Friday, January 01, 2010

Hepatitis A - the common Jaundice

Most of us in India are aware of and have probably been vaccinated against hepatitis B. Given the fact that so many of us are protected from hepatitis B, have you ever wondered why we still have so many cases of jaundice especially in the months of summers and monsoons?
The reason is jaundice due to poor food, water and sanitation, meaning hepatitis A and hepatitis E virus.

The most important thing to realize that taking hepatitis B vaccination will not protect you against these forms of jaundice since they are caused by a different virus.

Today we are going to talk in some more details about Hepatitis A.
Hepatitis means inflammation (swelling) of the liver. While there are many infections that can cause this, in India the commonest cause in children and one of the most common causes in adults is Hepatitis A. Hepatitis A virus is spread from person to person by putting something in the mouth that has been contaminated with the stool of a person with hepatitis A. This type of transmission is called fecal-oral. For this reason, the virus is more easily spread in areas where there are poor sanitary conditions or where good personal hygiene is not observed. Casual contact, as in the usual office, factory, or school setting, does not spread the virus. Persons with hepatitis A virus infection may or may not have any signs or symptoms of the disease. Older persons are more likely to have symptoms than children. If symptoms are present, they usually occur abruptly and may include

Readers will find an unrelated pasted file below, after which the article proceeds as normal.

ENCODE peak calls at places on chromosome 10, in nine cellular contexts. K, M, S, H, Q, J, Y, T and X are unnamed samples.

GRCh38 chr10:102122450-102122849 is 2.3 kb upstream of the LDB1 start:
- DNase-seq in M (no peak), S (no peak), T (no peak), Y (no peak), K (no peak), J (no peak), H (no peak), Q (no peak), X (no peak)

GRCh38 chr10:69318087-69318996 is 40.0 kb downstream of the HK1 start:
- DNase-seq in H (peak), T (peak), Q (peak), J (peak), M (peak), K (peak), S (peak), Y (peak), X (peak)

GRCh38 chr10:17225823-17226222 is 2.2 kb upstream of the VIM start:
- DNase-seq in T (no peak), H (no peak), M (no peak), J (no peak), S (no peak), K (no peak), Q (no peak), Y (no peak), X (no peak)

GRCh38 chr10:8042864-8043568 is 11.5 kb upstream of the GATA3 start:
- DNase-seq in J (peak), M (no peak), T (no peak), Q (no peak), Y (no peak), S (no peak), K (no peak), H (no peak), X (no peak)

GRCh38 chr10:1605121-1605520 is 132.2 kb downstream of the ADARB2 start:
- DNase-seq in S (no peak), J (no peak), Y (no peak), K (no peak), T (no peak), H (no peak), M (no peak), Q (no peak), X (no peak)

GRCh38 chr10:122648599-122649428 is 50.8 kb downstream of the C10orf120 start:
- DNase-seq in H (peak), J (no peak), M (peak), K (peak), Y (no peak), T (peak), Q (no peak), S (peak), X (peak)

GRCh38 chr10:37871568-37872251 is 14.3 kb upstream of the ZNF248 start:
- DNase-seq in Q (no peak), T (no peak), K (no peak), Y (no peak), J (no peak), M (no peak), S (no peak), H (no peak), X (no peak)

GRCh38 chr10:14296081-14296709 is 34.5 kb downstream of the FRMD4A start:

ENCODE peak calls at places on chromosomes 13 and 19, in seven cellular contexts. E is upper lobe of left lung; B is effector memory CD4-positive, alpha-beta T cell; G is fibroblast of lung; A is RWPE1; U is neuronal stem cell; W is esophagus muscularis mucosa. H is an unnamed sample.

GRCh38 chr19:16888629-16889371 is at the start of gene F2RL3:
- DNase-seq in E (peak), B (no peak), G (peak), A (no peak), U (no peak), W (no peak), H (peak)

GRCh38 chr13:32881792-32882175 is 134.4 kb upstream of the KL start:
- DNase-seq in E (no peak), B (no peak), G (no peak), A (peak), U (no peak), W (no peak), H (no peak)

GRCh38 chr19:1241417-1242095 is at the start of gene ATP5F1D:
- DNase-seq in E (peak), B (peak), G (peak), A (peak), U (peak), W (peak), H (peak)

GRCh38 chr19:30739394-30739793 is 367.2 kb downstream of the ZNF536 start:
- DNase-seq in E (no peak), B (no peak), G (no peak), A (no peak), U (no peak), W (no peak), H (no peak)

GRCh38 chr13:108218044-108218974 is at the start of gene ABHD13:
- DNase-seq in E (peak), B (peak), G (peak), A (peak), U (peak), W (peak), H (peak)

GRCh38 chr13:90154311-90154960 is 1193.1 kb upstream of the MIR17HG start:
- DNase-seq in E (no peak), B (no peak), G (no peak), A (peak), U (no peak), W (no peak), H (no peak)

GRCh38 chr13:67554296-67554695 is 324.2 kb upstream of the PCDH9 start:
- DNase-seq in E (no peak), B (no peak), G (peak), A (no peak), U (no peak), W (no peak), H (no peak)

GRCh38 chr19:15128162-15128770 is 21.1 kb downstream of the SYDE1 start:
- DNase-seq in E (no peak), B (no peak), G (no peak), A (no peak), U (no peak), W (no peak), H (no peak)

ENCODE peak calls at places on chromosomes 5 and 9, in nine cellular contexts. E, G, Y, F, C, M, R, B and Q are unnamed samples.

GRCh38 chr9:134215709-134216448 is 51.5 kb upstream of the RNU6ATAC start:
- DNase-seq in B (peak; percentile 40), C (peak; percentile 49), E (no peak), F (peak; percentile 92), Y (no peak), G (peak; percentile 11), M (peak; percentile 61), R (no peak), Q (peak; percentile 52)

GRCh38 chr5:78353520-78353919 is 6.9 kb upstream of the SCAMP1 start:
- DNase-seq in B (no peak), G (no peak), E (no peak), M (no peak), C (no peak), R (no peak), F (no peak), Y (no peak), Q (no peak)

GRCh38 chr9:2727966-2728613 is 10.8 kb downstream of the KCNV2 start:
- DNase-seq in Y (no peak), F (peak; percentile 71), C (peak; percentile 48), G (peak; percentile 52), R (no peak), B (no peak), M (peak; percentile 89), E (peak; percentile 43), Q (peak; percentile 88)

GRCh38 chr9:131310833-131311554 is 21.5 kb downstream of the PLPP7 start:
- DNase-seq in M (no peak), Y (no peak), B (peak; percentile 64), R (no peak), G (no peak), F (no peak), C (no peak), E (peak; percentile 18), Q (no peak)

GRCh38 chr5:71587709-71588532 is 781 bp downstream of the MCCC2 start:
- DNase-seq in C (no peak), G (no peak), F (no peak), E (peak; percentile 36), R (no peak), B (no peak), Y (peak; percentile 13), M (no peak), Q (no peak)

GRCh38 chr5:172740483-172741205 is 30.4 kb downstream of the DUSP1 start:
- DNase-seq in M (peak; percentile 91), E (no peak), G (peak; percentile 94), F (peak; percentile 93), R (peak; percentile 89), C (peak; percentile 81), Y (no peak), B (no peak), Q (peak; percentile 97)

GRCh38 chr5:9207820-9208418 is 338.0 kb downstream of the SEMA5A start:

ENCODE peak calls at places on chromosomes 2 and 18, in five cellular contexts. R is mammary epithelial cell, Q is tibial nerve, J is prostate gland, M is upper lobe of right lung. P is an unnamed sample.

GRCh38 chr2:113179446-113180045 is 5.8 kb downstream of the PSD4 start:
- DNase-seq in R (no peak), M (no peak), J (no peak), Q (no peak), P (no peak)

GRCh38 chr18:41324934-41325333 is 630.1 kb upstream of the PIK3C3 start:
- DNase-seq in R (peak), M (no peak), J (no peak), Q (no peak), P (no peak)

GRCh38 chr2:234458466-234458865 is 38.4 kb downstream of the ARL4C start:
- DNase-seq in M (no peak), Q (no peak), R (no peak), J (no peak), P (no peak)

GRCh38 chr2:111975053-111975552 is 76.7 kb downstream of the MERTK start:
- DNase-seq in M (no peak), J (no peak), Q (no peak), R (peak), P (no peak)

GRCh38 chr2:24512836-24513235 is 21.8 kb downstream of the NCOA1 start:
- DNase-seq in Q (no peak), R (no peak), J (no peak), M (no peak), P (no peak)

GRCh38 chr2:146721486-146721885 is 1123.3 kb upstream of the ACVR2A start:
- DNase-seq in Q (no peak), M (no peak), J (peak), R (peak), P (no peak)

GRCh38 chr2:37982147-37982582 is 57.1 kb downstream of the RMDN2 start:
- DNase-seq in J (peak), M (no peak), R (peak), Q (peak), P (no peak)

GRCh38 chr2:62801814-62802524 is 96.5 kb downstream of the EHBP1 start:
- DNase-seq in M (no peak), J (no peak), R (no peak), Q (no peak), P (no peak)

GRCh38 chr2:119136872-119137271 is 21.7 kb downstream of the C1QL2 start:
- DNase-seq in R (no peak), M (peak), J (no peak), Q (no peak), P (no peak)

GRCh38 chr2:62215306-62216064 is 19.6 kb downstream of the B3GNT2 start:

• fever,
• tiredness,
• loss of appetite,
• nausea,
• abdominal discomfort,
• dark urine, and
• jaundice (yellowing of the skin and eyes).
Symptoms usually last less than 2 months; a few persons are ill for as long as 6 months. The average incubation period (i.e., time taken from transmission from one person to the other) for hepatitis A is 28 days (range: 15–50 days).
The diagnosis cannot be made without doing a blood test (IgM Hepatitis A antibody- cost approx. Rs. 600/-), since the symptoms of all types of hepatitis are the same. Other tests like the liver function tests are useful in finding out the extent of the disease. The good news is that once you have the disease, you develop antibodies that provide life-long protection from future infections. After recovering from hepatitis A, you will never get it again and you cannot transmit the virus to others.
Treatment is essentially supportive, and with adequate rest and minimum use of anti-fever and anti – vomiting medicines a patient should generally recover within 15- 30 days. However 15 % of patients (mostly adults) may have a prolonged course of illness lasting even as long as 6-9 months!
Prevention rests on maintaining a good personal hygiene. Always wash your hands after using the bathroom, changing a diaper, or before preparing or eating food. Avoid outside food and water especially food that is undercooked/ uncooked (like salad etc.). Since proper food and water in India is still a pipe-dream, a more feasible way is to take the Hepatitis A vaccine. This is a very safe and highly effective vaccine (more than 90 % effective) with no major side-effects. It can be given to anyone above 1 year of age. Two doses are needed for life long protection and these need to be given 6 months apart. The vaccine is effective a month after the first dose is given.
With proper cooking habits, care about water and outside food and proper vaccination at the right time, we can ensure that we do not have to suffer Hepatitis A disease.
Dr. Gaurav Gupta, Consultant Pediatrician, practicing in Charak Clinics, Phase 7, Mohali.